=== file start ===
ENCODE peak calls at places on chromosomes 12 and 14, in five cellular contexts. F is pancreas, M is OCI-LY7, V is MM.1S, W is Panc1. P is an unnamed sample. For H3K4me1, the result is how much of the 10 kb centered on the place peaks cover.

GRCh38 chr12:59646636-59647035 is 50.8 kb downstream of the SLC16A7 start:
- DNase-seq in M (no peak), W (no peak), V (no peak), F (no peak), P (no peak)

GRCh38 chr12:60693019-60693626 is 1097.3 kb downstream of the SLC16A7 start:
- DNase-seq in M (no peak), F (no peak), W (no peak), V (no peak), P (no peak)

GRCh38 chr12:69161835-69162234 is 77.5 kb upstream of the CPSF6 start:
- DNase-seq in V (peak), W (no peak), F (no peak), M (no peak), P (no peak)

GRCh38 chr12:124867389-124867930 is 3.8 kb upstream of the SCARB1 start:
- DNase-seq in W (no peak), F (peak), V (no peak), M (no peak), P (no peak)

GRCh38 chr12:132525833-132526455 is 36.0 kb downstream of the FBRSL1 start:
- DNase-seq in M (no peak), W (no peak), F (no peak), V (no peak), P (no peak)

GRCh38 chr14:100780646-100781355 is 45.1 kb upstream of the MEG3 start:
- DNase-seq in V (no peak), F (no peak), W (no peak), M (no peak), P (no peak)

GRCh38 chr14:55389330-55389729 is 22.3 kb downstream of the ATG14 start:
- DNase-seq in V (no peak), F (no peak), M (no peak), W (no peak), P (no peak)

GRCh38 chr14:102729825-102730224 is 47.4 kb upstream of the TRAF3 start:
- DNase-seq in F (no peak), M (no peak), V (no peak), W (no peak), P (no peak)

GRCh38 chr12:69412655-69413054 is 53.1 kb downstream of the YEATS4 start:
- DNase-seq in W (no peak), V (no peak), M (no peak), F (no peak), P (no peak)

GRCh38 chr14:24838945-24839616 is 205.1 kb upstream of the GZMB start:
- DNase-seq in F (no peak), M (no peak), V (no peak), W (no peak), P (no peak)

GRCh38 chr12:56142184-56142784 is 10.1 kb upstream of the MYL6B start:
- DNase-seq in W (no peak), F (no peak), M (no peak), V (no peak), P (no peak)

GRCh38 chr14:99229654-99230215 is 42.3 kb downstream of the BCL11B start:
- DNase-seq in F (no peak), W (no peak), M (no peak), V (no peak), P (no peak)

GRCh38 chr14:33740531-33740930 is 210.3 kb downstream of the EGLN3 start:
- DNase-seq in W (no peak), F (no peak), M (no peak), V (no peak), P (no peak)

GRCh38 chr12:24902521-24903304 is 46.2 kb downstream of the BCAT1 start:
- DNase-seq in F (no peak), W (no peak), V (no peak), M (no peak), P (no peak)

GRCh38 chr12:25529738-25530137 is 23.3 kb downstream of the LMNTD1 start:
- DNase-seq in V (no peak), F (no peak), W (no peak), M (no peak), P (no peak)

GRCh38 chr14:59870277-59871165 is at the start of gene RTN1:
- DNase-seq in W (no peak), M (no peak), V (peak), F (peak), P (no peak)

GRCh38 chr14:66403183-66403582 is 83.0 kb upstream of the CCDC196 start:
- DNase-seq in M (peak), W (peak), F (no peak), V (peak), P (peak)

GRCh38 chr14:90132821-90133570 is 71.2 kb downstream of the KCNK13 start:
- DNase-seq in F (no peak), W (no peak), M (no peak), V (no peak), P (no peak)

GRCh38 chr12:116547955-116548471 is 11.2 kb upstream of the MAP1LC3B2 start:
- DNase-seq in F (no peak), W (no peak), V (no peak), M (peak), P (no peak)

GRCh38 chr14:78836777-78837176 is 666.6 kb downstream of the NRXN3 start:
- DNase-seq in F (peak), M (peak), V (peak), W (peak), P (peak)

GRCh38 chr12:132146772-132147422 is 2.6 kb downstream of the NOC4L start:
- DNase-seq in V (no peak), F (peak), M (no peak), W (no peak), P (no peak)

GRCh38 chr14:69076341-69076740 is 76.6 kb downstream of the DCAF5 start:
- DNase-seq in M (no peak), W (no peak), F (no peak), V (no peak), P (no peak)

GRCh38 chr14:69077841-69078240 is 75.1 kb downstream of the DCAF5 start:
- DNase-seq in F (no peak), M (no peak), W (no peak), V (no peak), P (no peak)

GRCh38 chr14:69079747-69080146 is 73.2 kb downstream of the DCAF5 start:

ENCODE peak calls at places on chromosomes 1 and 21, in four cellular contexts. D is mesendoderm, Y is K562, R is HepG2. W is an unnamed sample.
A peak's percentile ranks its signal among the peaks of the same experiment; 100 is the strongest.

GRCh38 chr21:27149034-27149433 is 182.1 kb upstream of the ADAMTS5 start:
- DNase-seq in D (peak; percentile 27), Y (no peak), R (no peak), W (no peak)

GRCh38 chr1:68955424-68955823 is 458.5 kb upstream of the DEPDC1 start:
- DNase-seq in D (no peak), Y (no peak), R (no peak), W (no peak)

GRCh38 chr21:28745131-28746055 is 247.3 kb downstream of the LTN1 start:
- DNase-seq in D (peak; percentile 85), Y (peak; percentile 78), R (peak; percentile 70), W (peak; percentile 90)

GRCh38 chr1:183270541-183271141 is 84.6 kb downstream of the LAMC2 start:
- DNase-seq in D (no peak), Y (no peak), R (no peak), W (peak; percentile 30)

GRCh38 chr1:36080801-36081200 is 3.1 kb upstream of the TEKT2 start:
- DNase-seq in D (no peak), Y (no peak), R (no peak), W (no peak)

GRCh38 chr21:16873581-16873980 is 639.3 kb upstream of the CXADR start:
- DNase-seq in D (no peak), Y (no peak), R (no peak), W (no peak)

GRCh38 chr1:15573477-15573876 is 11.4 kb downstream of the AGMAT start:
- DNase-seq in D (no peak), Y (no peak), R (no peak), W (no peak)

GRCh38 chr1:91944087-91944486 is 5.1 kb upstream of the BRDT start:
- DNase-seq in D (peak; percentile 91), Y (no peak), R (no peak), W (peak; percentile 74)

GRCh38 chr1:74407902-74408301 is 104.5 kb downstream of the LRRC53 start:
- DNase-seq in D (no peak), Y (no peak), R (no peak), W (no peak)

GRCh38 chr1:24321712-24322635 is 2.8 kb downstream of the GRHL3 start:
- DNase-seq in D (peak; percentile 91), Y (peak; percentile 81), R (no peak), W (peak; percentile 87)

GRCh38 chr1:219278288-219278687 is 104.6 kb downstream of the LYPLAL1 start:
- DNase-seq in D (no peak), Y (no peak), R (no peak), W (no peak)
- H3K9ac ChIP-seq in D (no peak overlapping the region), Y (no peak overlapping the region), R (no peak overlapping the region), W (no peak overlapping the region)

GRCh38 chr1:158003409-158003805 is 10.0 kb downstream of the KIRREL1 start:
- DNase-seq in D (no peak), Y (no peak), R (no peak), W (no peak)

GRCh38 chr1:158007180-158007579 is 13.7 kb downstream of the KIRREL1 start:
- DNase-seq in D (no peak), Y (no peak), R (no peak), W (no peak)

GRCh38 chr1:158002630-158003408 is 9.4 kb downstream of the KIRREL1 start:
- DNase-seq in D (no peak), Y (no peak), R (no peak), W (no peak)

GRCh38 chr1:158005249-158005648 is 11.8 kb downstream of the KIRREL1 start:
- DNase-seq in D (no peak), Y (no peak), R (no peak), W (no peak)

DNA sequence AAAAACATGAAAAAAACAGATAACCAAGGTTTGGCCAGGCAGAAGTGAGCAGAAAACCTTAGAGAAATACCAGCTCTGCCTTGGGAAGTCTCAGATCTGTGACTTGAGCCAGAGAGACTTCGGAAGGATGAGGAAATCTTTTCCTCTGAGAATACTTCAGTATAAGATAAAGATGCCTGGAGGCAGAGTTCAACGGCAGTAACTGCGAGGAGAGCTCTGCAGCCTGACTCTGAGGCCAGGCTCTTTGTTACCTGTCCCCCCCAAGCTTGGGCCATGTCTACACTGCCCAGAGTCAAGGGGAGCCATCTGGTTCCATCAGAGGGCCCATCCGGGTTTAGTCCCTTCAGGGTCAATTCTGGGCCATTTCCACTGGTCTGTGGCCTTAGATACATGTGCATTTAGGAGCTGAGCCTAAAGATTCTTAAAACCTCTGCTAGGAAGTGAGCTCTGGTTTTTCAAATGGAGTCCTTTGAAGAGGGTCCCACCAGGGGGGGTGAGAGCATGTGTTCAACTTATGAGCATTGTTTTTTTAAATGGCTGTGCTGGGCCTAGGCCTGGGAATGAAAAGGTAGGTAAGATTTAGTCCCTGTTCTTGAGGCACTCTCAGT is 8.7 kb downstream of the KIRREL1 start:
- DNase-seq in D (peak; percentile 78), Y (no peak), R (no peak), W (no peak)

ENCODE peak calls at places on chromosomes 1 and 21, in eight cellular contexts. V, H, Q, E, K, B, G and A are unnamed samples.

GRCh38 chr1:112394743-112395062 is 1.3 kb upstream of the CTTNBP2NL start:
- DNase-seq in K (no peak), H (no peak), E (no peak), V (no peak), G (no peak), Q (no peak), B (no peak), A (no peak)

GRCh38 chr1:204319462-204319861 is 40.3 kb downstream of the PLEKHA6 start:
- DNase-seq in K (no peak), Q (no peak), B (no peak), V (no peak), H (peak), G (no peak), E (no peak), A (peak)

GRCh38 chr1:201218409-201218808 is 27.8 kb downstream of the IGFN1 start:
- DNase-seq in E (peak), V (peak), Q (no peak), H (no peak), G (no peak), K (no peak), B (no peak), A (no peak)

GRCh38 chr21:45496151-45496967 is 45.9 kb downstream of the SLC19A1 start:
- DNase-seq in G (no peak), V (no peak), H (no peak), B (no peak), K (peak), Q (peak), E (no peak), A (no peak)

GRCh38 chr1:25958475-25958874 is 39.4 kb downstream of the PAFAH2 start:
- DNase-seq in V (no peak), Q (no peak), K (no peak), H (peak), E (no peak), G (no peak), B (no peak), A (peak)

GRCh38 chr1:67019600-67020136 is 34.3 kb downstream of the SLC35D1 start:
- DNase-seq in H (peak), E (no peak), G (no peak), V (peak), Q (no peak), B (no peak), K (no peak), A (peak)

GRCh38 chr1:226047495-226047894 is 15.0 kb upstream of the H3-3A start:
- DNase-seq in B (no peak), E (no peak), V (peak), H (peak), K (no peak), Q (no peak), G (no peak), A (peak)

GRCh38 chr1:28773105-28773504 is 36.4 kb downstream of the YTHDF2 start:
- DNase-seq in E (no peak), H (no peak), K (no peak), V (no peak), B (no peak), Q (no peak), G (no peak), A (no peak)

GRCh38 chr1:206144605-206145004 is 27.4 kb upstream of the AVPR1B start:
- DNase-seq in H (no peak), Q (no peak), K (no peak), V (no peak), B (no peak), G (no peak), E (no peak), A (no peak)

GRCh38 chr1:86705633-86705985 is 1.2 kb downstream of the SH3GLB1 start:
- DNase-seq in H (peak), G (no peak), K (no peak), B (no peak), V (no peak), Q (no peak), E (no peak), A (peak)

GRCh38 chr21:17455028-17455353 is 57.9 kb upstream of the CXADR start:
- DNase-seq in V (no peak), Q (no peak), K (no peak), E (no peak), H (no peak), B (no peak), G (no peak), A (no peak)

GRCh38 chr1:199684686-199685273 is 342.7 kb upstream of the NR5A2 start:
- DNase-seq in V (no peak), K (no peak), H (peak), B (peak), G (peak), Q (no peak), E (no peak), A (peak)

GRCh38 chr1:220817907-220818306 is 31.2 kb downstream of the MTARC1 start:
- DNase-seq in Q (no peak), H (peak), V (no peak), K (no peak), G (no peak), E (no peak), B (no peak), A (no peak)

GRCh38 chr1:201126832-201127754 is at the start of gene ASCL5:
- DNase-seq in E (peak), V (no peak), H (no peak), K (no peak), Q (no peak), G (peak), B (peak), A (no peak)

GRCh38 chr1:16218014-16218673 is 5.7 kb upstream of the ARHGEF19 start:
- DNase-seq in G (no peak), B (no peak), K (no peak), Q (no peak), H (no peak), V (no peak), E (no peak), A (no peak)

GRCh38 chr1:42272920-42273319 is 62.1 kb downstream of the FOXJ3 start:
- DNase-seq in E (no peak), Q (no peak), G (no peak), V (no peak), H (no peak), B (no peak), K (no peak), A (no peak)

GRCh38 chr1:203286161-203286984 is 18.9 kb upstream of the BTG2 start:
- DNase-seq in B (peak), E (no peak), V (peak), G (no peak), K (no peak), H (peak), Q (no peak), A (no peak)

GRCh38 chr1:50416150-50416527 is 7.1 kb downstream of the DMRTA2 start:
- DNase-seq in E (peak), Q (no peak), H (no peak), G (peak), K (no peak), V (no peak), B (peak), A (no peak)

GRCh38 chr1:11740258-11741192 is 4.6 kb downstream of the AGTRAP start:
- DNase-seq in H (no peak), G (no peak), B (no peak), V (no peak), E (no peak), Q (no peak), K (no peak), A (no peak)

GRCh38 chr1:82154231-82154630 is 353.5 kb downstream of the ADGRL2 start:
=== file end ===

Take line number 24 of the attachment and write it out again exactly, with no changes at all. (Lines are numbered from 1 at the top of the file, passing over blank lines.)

GRCh38 chr14:99229654-99230215 is 42.3 kb downstream of the BCL11B start: